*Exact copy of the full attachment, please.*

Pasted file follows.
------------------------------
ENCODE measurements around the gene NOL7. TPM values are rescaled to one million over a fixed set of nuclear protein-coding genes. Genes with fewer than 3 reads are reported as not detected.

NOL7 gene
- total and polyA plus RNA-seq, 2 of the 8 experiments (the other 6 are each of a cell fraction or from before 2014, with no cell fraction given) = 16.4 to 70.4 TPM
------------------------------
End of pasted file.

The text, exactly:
ENCODE measurements around the gene NOL7. TPM values are rescaled to one million over a fixed set of nuclear protein-coding genes. Genes with fewer than 3 reads are reported as not detected.

NOL7 gene
- total and polyA plus RNA-seq, 2 of the 8 experiments (the other 6 are each of a cell fraction or from before 2014, with no cell fraction given) = 16.4 to 70.4 TPM